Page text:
People say be present, to live in the moment.
Thanks, but I want to live in the future.
In the moment, I want the second half of that pastrami sandwich.
Two hours into the future, with my belly feeling beyond full, I can’t figure out what the hell I was thinking.
Snow pounding. Visibility nil.
Windshield is as far as I can see.
I’ve even slid off off the road a time or two.
But as the hours (and days) pass,
I slowly make progress.
As it is in snow, so it is in life.
The color of the ground was in him, the red earth;
The smack and tang of elemental things:
The rectitude and patience of the cliff;
The good-will of the rain that loves all leaves.
— Edwin Markham, Lincoln, Man of the People
I watched the Bill Moyer’s special last night on Lincoln’s Legend and Legacy. Since moving to North Carolina a year and a half ago, I have become a student of the Civil War. The passion with which both sides fought and Lincoln’s incredible role in holding the Union together ignites in me a deep fascination for my adopted country.
The excerpt above is but a few lines from a rich and delightful poem by Edwin Markham. The second verse alone brings tears to my eyes and is worth committing to memory. Steel away a few quiet moments today and indulge yourself in a full reading of Markham’s Lincoln, Man of the People.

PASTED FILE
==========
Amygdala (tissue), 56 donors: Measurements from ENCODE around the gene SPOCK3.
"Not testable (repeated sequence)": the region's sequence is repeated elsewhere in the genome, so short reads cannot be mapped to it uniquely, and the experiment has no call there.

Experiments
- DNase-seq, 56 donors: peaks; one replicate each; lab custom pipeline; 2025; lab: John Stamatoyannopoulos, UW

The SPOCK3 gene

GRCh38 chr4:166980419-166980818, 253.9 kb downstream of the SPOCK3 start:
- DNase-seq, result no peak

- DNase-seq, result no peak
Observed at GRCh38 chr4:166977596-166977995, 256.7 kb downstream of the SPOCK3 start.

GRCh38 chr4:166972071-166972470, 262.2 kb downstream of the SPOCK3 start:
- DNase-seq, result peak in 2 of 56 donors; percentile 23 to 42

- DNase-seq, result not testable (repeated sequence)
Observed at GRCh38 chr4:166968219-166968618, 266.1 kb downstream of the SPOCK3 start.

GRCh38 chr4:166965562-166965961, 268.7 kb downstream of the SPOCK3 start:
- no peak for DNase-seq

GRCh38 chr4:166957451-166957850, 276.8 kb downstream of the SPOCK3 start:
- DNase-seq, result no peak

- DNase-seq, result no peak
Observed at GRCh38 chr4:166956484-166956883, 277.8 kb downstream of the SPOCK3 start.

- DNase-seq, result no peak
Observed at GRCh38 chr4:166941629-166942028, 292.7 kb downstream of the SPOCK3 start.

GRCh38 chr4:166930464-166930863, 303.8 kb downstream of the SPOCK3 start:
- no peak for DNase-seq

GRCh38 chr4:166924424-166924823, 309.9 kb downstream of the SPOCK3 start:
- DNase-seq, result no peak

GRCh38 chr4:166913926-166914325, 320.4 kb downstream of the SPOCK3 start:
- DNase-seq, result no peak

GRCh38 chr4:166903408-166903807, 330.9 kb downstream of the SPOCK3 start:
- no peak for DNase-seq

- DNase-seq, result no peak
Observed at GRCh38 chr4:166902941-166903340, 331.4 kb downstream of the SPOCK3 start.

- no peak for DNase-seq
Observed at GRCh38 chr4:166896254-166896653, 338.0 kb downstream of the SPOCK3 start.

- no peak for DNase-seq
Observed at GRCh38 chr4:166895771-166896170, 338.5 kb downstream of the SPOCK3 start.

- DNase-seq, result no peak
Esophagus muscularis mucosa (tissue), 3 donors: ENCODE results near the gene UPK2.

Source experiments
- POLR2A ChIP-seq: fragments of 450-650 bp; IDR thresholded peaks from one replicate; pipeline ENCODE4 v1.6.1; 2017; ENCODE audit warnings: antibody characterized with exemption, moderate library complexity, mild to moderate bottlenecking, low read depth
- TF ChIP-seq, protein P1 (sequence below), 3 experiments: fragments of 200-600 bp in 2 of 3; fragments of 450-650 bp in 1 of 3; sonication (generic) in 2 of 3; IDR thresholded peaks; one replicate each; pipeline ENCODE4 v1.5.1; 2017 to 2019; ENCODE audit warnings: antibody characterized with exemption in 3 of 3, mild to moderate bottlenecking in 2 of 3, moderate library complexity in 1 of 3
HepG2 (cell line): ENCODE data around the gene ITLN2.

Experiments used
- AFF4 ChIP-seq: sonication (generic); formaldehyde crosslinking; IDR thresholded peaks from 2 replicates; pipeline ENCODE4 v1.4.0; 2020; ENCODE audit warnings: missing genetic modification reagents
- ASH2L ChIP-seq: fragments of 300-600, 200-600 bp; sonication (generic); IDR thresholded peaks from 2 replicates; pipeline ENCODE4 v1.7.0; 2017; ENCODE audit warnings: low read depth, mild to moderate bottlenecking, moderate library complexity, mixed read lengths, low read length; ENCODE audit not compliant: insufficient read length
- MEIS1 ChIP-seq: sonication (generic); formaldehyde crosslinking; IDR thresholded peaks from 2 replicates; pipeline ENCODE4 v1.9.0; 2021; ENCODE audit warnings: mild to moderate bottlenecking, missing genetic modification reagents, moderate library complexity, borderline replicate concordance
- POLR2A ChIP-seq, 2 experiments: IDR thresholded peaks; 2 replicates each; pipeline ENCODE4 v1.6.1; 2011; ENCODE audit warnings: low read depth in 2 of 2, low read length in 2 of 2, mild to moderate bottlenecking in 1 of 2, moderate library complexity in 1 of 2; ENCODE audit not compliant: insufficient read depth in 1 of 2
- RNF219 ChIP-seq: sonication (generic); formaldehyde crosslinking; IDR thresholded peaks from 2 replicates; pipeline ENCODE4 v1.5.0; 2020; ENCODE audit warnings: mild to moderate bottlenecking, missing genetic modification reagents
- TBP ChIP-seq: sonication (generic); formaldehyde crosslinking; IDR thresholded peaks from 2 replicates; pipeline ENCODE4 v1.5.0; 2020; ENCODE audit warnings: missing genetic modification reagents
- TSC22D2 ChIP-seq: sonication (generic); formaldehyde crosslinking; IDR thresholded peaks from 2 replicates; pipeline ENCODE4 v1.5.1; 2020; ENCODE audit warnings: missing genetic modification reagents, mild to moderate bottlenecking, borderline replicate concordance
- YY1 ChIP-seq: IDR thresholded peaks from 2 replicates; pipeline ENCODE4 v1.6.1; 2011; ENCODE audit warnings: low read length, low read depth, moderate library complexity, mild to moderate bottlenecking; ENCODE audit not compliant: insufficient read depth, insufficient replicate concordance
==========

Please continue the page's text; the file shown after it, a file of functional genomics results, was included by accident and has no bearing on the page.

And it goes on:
If you can’t be a pine at the top of the hill,
Be a shrub in the valley – but be
The best little shrub by the side of the hill;
Be a bush if you can’t be a tree.
If you can’t be a bush, be a bit of grass,
And some highway happier make;
If you can’t be a muskie then just be a bass,
But the liveliest bass in the lake!
We can’t all be captains, some have to be crew,
There’s something for all of us here;
There’s work to be done, and we all have to do
Our part in the way that’s sincere.
If you can’t be a highway, then just be a trail,
If you can’t be the sun, be a star;
It isn’t by size that you win or you fail,
Be the best of whatever you are.
— Douglas Mallock